You know what, I forgot what the original point of this post was. Now I can't stop thinking about the goat brains again.

The end. 

Thursday, February 21, 2013

Apple Skins

It's true, I never learned how to skin an apple, because my parents did it for me until the age where I could deal with eating the skin.

This past Sunday, some friends and I agreed to meet up at 8:30 am for a hike. Of course, I crawled out of bed at 8:06 am. Running on a very tight schedule, I rushed into the kitchen to grab an apple for breakfast and pack my water bottle. (Side note: living in a world without Berkeley Time has made me realize how horrible my punctuality is). It's cold and dark, and I am the only one awake in the apartment. Except for my little brother. I turn around from the sink and see Currito sitting at the table, staring at me with his big, wide, un-humanly awake eyes. 


I quickly hand him my apple and reach for another, when I hear rustling behind me. I turn around to see Curro grabbing a knife, in an attempt to skin his apple. Without a second thought, I took the knife from him and began butchering his apple. I would use the verb "skin," but that would imply that I didn't cut off more than 50% of his apple in my attempt to peel off only the thin, waxy exterior. Oops. I handed him back his apple, now completely cut up in different angles and barely recognizable. Still, it was without skin. By this point it is 8:40 am and I have 4 missed calls. But the usual, stressed out anxiety you get from being super late to somewhere, was replaced with a warm feeling accomplishment. For being able to peel an apple for the first time, and to be able to do it for someone else.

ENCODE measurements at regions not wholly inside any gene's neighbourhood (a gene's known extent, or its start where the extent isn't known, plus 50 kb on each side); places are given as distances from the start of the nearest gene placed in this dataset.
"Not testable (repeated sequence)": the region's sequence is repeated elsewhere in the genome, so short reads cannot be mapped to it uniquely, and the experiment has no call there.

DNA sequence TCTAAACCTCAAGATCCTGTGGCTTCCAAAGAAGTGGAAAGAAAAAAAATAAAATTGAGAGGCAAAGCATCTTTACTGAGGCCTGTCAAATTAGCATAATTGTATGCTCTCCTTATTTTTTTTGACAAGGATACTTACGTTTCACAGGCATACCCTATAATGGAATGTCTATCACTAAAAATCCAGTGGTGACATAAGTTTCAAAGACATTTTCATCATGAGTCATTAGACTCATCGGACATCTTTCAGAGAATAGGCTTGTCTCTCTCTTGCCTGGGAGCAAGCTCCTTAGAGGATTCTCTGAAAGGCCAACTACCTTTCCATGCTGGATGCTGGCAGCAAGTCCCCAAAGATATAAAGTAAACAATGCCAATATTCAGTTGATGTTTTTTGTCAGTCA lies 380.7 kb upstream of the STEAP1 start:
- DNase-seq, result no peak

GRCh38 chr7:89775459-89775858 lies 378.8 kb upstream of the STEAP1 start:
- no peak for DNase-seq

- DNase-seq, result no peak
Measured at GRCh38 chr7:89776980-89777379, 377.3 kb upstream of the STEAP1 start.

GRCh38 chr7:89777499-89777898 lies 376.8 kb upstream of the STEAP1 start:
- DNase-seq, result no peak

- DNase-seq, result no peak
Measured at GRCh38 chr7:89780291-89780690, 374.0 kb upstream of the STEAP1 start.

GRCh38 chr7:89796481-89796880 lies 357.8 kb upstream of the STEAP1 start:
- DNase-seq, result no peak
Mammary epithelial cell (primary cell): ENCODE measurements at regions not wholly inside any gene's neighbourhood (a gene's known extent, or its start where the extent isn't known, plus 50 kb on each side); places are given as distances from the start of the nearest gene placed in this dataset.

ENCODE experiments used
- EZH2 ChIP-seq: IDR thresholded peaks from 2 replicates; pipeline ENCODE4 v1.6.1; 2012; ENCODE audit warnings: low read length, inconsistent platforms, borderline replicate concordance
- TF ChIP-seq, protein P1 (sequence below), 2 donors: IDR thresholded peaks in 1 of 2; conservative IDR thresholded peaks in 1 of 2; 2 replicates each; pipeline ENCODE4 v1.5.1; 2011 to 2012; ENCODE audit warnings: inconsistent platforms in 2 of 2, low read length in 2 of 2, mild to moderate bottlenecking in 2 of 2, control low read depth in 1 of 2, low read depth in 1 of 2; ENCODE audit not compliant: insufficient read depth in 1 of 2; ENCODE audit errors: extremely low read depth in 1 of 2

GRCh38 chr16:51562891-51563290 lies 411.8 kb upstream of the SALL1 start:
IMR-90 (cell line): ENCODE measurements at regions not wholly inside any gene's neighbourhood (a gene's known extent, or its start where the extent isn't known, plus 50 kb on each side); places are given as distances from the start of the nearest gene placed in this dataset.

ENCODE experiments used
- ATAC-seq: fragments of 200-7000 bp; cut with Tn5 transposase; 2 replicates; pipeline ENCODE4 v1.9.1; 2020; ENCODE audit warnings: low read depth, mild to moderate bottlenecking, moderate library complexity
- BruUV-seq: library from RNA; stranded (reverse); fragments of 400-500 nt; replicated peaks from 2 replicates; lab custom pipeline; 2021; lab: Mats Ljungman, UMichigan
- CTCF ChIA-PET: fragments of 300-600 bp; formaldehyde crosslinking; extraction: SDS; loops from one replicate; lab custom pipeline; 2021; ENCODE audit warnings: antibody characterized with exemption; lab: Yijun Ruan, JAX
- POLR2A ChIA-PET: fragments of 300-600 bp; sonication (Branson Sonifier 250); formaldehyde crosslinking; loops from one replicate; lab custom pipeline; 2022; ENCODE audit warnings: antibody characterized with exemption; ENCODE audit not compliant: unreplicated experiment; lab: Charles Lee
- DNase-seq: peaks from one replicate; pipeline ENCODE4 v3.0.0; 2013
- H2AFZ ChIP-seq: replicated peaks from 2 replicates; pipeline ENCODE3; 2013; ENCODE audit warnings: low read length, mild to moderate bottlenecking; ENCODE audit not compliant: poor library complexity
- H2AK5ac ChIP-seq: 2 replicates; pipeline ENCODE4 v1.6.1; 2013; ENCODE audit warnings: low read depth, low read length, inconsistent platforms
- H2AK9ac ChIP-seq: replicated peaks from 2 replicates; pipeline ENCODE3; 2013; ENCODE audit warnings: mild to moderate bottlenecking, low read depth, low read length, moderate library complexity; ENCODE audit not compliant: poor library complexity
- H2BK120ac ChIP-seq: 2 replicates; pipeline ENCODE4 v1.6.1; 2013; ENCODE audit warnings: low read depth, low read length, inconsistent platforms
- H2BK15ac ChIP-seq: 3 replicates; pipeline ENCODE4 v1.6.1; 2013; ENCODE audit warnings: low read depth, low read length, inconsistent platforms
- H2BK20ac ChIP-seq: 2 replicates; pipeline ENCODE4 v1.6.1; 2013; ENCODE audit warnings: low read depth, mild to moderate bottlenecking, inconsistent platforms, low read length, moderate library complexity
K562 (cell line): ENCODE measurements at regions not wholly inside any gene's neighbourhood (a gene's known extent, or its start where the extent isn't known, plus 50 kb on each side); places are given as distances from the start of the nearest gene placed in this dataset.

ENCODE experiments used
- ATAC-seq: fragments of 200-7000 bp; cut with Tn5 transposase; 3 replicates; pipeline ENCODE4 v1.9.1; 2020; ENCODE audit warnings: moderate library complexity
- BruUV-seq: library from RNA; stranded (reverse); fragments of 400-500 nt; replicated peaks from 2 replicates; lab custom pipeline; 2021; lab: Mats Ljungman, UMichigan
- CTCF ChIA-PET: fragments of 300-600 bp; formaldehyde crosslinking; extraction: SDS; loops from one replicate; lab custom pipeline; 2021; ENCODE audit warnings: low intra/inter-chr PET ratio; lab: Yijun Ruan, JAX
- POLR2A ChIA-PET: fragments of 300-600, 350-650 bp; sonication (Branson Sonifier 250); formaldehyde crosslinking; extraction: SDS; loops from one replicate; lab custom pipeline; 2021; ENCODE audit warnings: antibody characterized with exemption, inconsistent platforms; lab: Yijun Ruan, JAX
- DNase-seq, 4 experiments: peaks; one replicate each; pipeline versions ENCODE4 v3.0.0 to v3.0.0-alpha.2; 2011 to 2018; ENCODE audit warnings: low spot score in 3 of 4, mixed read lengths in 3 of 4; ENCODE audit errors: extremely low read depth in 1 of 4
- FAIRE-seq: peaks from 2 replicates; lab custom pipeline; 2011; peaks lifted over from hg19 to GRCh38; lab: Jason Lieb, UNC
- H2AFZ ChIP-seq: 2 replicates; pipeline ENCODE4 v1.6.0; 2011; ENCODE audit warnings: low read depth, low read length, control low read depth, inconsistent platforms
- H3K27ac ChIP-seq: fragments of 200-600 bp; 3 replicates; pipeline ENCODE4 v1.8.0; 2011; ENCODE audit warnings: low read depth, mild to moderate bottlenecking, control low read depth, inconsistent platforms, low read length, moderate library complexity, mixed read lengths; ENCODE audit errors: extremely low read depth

I've never been a big sister before. I'm an only child and in my entire family, I am the baby. So skins get peeled for me without me even having to ask. How else could a girl get away without knowing how to skin one herself for 21 years? But for some reason, this small random incident sticks with me because it reminds me that for the first time in my life, I am not the baby. In fact, someone else is instead of me. 

I'm not trying to imply that I deserve a marching band and ten gold stars for taking the time to skin an apple. This is what should be done. I'm only reflecting on this very nuanced but noticeable change in my lifestyle, because it really is a unique and interesting experience for me. I am happy to say that I'm enjoying the role-reversal though. I just hope that I'm playing the part of older sibling correctly, and not letting my Only Child show. 

Friday, February 15, 2013

Love From Abroad

Happy Valentines Day from España! Here, it is called dia de enmorado (day of love) or simply, dia de saint valentino, after the actual saint. I don't think the holiday is as commercialized, which is refreshing.

So last year, I spent Valentines day in the library studying with my friends.

Passing love notes in the library like a Taylor Swift song but better

This year I got to spend it with my travel group eating delicious cheap food in Spain, followed by a night of wine and clubbing.
Very delicious and authentic dinner at Sociedades de Platos with the group

Very typical wine of Córdoba
Club Gongora with Melanie, me and Virginia
On both days, I have felt equally loved.